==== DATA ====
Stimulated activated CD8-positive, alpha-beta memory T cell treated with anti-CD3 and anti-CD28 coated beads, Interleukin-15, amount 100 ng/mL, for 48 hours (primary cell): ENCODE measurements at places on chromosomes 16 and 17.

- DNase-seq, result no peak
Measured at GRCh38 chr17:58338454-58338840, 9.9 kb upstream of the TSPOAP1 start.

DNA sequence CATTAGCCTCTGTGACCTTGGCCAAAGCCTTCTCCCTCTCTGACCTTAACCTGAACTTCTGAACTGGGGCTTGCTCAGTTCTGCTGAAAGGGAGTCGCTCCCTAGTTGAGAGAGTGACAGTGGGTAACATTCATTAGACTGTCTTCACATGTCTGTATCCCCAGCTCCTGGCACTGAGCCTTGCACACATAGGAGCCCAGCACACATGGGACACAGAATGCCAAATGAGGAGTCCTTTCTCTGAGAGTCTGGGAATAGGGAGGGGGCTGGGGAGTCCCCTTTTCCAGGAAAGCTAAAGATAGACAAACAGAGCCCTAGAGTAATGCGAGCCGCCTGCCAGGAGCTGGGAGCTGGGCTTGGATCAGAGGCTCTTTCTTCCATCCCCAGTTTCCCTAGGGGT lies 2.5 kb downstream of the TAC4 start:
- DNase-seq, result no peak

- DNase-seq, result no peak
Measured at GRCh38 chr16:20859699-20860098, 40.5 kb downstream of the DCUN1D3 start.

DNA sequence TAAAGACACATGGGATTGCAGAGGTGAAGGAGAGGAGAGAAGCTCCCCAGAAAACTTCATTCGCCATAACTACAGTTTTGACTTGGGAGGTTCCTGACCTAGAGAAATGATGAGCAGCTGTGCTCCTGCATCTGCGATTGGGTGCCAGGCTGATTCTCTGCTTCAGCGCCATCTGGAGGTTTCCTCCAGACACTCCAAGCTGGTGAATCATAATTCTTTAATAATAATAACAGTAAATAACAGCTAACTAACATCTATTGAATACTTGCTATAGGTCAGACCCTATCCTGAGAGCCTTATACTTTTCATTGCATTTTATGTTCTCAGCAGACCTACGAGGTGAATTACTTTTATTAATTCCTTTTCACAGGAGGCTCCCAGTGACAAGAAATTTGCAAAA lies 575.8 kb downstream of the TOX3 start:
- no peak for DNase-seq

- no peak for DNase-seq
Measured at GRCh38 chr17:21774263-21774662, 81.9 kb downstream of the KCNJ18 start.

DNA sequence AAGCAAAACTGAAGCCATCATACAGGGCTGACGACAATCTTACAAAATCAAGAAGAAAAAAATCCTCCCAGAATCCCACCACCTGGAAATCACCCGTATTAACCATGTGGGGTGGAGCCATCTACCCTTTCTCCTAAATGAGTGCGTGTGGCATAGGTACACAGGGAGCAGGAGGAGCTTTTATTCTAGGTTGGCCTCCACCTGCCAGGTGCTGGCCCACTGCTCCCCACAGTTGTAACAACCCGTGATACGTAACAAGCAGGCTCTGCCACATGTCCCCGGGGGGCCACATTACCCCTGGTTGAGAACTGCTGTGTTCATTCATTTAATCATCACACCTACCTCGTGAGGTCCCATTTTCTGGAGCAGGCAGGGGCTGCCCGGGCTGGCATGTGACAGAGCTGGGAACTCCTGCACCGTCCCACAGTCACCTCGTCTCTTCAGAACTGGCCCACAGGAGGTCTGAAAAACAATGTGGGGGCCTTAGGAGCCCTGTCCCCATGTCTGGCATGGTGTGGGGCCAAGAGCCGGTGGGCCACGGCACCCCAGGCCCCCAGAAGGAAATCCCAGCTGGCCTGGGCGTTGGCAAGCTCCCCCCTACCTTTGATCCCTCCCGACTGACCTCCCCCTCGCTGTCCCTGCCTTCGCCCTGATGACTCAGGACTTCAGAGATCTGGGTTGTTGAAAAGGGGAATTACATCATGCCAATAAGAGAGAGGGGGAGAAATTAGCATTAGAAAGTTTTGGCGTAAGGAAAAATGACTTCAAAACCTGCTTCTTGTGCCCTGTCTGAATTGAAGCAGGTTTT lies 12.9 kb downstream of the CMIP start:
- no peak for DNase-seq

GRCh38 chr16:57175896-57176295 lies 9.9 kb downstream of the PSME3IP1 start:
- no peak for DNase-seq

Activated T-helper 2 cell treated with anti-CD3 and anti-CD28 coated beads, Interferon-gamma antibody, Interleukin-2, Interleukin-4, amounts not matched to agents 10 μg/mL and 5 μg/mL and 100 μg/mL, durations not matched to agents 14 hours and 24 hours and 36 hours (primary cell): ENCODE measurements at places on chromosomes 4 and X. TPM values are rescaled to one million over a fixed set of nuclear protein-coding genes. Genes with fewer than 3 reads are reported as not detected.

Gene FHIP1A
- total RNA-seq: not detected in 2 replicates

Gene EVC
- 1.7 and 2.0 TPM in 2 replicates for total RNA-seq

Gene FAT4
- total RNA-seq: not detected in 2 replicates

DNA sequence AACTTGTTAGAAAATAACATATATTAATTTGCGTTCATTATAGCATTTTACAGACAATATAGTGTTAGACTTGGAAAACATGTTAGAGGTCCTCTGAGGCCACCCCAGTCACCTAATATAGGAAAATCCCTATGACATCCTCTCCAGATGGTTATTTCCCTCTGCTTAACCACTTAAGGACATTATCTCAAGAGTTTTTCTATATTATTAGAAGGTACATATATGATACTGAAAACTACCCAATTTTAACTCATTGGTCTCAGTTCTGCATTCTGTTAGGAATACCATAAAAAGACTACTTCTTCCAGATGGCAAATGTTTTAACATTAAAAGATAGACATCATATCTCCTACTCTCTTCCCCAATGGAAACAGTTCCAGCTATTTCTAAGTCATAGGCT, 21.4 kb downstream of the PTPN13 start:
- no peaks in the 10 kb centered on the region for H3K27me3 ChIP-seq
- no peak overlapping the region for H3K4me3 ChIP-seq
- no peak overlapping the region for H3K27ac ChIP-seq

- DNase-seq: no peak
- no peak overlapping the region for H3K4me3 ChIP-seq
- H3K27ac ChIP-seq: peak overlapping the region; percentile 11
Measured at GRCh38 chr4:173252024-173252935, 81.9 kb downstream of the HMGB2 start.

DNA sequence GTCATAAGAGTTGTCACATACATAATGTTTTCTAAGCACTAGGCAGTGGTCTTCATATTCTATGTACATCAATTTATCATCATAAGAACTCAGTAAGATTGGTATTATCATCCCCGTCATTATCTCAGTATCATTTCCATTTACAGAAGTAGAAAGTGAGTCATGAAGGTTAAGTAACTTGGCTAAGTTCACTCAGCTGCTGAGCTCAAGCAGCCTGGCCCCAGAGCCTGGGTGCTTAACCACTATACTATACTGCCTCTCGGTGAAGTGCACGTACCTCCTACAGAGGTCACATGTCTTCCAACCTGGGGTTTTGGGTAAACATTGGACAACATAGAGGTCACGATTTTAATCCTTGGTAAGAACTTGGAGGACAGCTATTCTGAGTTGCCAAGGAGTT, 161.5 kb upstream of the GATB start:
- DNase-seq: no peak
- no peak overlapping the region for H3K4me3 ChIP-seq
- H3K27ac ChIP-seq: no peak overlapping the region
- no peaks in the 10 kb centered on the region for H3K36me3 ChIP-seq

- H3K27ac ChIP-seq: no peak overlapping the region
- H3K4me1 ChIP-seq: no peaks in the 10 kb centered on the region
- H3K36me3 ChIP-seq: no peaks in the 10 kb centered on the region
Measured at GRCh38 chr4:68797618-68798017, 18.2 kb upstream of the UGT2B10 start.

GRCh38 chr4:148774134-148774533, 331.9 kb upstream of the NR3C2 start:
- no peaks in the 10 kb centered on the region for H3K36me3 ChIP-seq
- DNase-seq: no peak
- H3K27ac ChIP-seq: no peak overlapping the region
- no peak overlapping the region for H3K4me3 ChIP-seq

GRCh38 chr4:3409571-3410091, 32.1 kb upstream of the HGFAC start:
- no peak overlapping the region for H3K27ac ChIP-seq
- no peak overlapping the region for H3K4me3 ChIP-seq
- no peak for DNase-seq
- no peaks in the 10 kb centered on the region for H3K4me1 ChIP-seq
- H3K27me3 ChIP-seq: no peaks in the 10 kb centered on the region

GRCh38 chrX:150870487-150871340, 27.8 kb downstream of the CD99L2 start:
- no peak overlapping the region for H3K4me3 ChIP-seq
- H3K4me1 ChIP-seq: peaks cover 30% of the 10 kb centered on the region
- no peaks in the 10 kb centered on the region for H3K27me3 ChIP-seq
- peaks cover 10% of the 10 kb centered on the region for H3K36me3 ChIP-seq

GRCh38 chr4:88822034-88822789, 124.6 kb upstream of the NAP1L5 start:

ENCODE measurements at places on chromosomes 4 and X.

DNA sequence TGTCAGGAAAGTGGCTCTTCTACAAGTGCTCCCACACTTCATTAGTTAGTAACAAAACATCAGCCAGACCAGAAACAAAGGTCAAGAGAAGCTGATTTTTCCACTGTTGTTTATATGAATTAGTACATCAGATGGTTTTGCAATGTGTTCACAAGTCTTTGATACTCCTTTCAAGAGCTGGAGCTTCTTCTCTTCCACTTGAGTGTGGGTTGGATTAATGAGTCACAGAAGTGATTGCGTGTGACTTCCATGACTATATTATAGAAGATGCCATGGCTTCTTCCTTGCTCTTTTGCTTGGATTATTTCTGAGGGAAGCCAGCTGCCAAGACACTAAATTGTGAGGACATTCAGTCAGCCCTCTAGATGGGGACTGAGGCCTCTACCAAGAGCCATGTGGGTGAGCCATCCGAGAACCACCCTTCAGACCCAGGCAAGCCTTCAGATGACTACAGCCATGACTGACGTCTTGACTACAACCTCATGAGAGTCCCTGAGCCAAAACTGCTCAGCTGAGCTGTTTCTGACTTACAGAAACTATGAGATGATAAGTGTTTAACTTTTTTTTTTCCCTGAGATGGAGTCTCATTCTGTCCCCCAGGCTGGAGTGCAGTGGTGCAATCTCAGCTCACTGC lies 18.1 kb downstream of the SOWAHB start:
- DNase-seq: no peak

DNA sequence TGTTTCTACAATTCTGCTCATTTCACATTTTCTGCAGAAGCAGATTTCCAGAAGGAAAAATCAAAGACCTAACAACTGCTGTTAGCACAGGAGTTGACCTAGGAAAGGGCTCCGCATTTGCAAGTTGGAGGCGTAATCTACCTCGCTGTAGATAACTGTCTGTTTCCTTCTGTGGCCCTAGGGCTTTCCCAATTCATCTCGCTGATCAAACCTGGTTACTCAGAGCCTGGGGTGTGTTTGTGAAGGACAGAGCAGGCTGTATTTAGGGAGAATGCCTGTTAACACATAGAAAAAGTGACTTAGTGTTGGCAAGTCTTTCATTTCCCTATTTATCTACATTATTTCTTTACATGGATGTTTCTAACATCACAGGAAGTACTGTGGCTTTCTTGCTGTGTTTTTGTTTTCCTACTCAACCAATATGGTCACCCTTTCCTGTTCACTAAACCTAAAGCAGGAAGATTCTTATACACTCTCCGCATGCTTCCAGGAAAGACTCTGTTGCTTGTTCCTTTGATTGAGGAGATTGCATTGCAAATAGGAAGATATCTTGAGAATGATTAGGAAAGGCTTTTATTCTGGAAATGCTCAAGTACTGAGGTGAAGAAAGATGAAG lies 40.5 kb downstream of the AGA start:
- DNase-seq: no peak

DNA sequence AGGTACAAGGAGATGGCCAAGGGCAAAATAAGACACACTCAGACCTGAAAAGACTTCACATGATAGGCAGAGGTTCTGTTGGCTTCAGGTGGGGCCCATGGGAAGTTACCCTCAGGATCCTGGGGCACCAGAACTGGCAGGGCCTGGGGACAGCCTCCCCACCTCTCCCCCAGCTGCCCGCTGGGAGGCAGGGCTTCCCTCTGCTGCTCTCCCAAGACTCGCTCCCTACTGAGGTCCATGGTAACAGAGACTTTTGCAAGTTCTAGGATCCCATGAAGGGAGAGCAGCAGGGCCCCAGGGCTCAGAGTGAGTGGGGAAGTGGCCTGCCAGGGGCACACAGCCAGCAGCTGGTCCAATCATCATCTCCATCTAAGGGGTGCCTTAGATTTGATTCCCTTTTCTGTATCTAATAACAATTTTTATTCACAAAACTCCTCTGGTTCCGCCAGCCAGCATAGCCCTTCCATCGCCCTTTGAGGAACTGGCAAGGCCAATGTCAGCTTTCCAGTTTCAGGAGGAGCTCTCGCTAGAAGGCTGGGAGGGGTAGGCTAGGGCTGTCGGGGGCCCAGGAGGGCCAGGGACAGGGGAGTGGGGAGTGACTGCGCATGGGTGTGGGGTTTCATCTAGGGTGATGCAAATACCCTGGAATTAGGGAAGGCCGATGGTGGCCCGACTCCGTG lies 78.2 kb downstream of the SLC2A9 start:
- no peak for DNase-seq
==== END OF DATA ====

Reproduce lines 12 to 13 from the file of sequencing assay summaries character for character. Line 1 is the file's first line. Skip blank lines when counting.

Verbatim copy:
DNA sequence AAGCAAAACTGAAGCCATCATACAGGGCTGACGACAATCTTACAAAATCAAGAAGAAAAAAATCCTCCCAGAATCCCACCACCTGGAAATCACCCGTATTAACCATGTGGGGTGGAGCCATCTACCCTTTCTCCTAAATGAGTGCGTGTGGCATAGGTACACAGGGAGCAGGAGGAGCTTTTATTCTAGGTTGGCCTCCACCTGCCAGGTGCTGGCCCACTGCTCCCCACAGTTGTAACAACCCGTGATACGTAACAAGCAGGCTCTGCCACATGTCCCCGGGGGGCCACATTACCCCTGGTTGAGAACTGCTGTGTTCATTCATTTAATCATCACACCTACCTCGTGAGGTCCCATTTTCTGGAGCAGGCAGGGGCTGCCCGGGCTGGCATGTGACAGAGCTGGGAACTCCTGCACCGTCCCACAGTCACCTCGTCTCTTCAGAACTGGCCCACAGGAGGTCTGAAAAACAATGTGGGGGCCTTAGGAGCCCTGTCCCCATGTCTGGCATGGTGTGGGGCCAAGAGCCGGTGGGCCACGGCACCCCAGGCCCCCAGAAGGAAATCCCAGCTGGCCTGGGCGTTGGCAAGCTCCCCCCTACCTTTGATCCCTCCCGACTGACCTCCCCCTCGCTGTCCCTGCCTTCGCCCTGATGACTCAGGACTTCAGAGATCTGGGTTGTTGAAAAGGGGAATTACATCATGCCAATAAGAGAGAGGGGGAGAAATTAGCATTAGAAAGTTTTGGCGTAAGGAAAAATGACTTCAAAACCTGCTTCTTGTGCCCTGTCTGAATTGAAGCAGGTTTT lies 12.9 kb downstream of the CMIP start:
- no peak for DNase-seq